Kicking a Dead Horse opens the schedule from 10 to 20 September 2008 (previews from 5 September). In it, Rea plays Hobart Struther, a wealthy Manhattan art dealer, who has ditched his shiny city life in search of authenticity in the modern-day Wild West. Shepard’s play received its world premiere, with Rea, at Dublin’s Peacock Theatre in March 2007 and, prior to the Almeida, will make its US premiere next month at New York’s Public Theater. The production is directed by the author.
An actor, director and playwright, Sam Shepard has written over 45 plays to date, including True West, A Lie of the Mind, Fool for Love and Buried Child, which won the Pulitzer Prize. His play The Late Henry Moss received its UK premiere at the Almeida in 2006. Stephen Rea’s many film credits include The Crying Game, Michael Collins, The End of the Affair, V for Vendetta and Pret-a-Porter. His myriad stage credits – at the National, Royal Court, Hampstead Theatre and his native Ireland – include Someone Who’ll Watch Over Me and, most recently in London, Cyrano de Bergerac (at the NT in 2004) and Celebration.
Kicking a Dead Horse is followed, from 2 October to 15 November 2008 (previews from 25 September) by Samuel West’s revival of Granville Barker’s Waste. Radical independent politician Henry Trebell is persuaded to join the Conservative Party in order to champion his bill to disestablish the Church of England and to use its funds to finance a vast education programme. But a liaison with a married woman, who dies after aborting their child, brings private scandal into the political arena.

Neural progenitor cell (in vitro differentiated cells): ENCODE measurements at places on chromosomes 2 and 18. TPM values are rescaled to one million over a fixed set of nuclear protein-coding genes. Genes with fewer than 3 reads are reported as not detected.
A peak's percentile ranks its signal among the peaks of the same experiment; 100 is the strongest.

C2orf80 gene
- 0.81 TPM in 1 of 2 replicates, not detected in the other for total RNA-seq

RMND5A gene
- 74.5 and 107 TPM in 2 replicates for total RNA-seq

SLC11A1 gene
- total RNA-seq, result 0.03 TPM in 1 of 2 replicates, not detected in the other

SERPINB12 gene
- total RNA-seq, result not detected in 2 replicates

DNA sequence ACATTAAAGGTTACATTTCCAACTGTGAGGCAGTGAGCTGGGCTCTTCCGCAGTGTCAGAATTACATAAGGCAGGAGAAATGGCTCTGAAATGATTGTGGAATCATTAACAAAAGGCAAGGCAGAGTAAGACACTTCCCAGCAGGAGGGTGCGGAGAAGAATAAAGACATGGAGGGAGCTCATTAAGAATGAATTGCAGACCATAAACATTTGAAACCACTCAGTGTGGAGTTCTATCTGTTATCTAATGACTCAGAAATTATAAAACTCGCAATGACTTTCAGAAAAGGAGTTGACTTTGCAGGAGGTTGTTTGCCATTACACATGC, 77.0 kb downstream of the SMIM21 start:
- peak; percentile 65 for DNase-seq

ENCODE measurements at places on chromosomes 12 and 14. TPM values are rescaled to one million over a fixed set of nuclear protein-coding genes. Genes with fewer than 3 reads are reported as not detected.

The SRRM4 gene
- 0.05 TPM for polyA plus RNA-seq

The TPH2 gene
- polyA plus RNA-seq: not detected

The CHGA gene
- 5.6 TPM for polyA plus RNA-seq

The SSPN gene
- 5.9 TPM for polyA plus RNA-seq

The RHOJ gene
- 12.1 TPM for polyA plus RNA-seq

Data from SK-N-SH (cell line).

Waste was written in 1907 but was banned by the Lord Chamberlain and was not performed until 1936 at London’s Westminster Theatre. Granville Barker’s other plays include The Madras House, The Marrying of Ann Leete and The Voysey Inheritance, which was revived two years ago at the National. Actor-director Samuel West’s directing credits include The Romans in Britain, Insignificance and As You Like It at Sheffield Crucible, where he stepped down artistic director in 2006 (See News, 21 Dec 2006), and most recently Dealer’s Choice, which transferred to the West End after its run at the Menier Chocolate Factory last year.
Neil LaBute’s In a Dark Dark House concludes the new schedule, from 27 November 2008 from 17 January 2009 (previews from 20 November). Two brothers are brought together as one undergoes court-ordered rehab. The forced reunion brings to light barely-hidden animosities between the two and their troubled legacy, both inside and outside their dark family home. In a Dark Dark House received its world premiere at Off-Broadway’s MCC Theater in May 2007. The UK premiere will be directed by Almeida artistic director Michael Attenborough.
Neil LaBute has had a long association with the Almeida. His plays The Shape of Things, The Distance from Here, Bash and post-9/11 drama The Mercy Seat all had premiere runs at the theatre, the last directed by Attenborough in 2003. LaBute is currently in the West End directing the UK premiere of his 2004 Off-Broadway comedy Fat Pig, which stars Robert Webb and Kris Marshall and opens at Trafalgar Studios on 27 May (See News, 4 Apr 2008). His other plays include Some Girls and This Is How It Goes, while his films include In the Company of Men, Your Friends and Neighbors, Nurse Betty, Possession, The Wicker Man and adaptations of The Shape of Things and Bash.
In other Almeida news, Peter McDonald will star in the European premiere of Adam Rapp’s one-man play Nocturne, which has ten performances only from 16 to 26 July as part of the Almeida’s Summer Festival season (See News, 8 Apr 2008). No casting has yet been announced for Waste or In a Dark Dark House.
- by Terri Paddock
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